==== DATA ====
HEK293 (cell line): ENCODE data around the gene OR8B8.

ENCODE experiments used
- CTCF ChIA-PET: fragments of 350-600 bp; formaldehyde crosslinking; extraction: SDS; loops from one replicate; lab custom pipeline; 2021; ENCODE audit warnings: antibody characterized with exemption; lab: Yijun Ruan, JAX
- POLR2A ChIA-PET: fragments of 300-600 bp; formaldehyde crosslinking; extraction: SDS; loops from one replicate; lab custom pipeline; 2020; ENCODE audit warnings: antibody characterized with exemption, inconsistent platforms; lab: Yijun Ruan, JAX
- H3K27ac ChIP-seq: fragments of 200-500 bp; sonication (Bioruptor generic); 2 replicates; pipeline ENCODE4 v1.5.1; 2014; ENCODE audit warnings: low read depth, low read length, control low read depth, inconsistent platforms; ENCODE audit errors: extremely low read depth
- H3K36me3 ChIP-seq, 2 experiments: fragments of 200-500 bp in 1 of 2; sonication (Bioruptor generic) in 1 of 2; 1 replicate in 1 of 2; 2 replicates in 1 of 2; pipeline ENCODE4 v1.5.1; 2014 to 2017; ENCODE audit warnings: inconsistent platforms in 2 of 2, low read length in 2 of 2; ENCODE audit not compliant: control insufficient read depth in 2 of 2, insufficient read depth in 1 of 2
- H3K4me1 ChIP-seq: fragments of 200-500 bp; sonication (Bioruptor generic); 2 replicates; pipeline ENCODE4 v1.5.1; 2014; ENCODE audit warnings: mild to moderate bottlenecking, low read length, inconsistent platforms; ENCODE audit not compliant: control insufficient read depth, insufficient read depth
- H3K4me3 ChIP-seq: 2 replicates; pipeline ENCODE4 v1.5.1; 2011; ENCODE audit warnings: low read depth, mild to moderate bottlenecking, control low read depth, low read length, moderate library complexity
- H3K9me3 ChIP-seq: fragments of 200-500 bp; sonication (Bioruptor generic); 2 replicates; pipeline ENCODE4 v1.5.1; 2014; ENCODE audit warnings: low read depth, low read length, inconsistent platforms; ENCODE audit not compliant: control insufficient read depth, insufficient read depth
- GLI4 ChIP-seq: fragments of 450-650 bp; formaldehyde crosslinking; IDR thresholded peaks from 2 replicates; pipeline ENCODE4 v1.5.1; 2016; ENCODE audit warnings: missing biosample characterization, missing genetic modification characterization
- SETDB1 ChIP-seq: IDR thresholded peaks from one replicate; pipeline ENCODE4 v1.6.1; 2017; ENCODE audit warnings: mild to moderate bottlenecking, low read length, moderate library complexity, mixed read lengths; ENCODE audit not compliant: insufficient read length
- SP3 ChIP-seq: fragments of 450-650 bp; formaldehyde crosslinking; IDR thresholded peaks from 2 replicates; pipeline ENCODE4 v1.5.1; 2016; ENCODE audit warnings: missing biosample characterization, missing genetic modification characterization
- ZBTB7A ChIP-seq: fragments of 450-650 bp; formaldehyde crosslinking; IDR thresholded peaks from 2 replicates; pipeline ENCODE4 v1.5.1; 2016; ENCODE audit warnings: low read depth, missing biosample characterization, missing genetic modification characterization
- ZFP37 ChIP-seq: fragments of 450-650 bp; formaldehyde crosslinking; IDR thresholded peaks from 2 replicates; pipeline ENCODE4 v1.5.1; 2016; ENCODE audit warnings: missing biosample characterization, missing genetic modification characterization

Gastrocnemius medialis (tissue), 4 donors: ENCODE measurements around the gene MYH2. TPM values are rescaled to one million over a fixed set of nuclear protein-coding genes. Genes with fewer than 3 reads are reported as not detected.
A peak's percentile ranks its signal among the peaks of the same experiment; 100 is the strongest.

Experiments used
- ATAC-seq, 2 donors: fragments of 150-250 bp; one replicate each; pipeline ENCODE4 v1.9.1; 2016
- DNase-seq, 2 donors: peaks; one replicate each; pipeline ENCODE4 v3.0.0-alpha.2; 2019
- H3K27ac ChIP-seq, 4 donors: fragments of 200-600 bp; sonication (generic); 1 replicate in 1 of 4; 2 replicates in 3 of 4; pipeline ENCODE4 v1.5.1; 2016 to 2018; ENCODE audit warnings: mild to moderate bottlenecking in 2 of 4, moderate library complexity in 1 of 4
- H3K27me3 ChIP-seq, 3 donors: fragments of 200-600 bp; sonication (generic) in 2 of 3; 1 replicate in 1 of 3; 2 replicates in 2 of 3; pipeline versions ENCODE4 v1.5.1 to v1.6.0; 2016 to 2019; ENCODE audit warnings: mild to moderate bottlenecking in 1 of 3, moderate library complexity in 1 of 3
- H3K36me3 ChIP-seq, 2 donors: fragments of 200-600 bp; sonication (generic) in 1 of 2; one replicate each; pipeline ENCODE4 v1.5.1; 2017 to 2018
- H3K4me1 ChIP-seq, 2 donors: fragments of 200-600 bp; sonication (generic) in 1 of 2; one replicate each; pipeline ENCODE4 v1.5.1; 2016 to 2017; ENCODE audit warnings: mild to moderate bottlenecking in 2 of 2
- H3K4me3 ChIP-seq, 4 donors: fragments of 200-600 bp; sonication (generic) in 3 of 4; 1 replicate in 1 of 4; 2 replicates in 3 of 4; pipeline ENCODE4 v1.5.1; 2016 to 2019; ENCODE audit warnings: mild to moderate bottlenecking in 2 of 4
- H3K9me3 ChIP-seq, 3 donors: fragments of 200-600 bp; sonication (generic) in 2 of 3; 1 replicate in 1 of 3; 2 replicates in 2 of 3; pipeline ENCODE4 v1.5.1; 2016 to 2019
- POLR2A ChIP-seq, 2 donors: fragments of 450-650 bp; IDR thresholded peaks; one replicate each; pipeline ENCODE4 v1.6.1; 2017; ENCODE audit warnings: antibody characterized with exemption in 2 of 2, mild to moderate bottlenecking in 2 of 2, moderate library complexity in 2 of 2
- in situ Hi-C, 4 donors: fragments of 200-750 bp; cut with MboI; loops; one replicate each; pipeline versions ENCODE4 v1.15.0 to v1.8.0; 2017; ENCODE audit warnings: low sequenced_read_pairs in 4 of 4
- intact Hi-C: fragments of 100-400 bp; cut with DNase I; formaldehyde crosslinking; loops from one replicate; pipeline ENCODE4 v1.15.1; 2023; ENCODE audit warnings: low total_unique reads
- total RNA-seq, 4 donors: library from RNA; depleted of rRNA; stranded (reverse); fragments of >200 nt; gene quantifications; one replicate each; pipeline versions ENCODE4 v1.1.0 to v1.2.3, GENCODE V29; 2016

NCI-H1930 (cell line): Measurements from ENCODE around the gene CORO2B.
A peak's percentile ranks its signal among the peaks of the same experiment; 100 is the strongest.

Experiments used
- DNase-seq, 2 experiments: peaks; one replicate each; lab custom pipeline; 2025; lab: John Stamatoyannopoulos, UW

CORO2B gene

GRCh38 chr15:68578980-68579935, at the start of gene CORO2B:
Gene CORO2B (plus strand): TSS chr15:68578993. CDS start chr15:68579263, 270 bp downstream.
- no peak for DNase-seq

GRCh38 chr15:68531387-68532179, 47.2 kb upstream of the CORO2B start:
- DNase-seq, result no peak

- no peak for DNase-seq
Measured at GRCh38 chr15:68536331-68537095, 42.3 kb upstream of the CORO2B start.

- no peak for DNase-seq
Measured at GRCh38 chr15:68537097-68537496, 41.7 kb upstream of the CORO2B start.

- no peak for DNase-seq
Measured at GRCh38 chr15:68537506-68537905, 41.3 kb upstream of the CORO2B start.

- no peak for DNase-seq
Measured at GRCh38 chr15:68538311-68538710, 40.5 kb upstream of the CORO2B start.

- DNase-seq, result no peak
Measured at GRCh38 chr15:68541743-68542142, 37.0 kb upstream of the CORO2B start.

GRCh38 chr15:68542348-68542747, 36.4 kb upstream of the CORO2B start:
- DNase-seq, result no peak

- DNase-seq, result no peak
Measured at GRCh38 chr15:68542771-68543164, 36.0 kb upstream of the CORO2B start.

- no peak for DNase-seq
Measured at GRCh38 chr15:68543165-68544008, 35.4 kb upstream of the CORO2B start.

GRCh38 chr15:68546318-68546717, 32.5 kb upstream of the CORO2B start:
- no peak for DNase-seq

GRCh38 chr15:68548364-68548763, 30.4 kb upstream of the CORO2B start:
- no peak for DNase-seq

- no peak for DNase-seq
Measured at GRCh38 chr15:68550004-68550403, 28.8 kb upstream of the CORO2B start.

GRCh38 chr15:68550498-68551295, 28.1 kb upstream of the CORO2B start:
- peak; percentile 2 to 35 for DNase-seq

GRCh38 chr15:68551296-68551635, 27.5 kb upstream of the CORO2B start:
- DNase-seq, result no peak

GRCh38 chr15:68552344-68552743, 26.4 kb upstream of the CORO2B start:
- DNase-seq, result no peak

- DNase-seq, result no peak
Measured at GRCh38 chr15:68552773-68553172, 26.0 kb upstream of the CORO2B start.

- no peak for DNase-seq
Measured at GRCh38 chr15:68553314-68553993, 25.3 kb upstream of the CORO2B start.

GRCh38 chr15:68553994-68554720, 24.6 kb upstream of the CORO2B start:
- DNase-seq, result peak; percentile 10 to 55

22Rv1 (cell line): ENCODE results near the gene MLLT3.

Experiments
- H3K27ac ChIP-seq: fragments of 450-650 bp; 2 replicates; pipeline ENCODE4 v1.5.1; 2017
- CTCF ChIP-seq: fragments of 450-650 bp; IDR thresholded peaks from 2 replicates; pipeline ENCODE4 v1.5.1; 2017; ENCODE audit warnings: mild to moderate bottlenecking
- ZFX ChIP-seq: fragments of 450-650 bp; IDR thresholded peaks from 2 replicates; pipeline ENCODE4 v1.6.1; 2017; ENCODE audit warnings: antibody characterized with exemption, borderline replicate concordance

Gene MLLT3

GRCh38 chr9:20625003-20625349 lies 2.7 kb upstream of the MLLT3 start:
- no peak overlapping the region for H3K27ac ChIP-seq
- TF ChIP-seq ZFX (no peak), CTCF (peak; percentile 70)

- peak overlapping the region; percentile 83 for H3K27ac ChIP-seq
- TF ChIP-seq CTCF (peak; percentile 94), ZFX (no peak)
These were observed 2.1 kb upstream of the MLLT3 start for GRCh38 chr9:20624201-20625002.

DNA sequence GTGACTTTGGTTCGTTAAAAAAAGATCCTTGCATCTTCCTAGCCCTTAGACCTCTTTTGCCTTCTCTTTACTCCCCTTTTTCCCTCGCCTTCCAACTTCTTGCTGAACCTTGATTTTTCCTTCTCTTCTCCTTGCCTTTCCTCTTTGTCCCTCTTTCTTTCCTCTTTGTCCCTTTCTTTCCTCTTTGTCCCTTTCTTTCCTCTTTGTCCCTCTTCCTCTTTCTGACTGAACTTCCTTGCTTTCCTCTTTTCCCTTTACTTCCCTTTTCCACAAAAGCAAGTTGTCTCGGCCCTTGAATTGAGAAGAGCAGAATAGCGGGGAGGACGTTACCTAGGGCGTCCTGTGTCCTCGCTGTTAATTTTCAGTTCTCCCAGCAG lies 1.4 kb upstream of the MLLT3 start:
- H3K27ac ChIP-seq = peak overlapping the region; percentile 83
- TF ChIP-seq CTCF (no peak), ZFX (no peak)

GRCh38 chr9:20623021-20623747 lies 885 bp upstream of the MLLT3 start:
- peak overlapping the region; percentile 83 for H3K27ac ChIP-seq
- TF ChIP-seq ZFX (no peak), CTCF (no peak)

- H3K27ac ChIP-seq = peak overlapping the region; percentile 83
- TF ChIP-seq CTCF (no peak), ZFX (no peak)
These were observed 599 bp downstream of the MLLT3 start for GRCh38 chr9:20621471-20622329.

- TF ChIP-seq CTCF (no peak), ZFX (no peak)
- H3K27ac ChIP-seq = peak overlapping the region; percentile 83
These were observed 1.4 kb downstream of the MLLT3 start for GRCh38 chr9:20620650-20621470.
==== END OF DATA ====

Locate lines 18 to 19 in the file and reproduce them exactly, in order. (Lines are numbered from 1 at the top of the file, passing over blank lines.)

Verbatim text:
- ATAC-seq, 2 donors: fragments of 150-250 bp; one replicate each; pipeline ENCODE4 v1.9.1; 2016
- DNase-seq, 2 donors: peaks; one replicate each; pipeline ENCODE4 v3.0.0-alpha.2; 2019